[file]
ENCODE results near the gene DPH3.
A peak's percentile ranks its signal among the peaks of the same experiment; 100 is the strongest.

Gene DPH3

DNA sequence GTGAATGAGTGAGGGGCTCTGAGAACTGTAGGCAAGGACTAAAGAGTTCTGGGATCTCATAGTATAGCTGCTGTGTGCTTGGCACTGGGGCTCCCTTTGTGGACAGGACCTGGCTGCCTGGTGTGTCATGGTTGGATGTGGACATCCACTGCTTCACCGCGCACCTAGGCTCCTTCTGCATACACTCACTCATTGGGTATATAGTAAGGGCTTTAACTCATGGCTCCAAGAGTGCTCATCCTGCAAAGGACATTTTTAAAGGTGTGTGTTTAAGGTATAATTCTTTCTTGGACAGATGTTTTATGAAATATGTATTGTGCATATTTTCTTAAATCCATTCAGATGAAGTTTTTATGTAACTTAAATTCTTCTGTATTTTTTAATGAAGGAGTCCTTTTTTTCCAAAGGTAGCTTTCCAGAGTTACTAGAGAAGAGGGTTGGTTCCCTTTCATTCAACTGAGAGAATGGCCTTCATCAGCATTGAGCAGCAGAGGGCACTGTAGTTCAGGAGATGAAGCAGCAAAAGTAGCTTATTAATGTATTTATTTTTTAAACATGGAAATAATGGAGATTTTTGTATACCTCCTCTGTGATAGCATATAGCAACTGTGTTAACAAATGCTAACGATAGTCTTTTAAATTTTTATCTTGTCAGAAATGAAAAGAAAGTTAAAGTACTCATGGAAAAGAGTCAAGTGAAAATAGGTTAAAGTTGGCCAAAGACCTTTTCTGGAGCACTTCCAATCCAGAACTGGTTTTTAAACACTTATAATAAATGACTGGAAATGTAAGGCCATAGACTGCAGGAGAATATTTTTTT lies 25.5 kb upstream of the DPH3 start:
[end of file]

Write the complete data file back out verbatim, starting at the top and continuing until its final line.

ENCODE results near the gene DPH3.
A peak's percentile ranks its signal among the peaks of the same experiment; 100 is the strongest.

Gene DPH3

DNA sequence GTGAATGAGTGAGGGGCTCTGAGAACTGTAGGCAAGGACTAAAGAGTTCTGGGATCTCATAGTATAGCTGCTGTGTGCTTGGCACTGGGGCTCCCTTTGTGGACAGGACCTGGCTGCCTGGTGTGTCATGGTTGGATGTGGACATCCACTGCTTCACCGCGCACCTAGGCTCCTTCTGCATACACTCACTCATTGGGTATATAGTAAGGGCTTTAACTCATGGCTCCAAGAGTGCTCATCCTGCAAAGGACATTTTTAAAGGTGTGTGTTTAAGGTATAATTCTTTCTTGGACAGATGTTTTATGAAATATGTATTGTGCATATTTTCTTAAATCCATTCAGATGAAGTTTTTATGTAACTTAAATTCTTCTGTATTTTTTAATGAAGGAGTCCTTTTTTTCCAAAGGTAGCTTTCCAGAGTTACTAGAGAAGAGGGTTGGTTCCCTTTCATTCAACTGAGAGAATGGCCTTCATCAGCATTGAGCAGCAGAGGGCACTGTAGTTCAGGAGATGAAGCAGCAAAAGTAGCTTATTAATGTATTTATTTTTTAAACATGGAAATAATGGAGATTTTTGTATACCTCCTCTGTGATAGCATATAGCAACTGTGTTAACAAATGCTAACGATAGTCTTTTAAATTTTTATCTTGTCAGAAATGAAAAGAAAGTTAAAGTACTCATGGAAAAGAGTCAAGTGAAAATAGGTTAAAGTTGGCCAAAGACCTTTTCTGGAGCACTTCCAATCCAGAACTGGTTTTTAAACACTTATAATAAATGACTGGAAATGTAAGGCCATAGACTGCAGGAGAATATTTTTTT lies 25.5 kb upstream of the DPH3 start: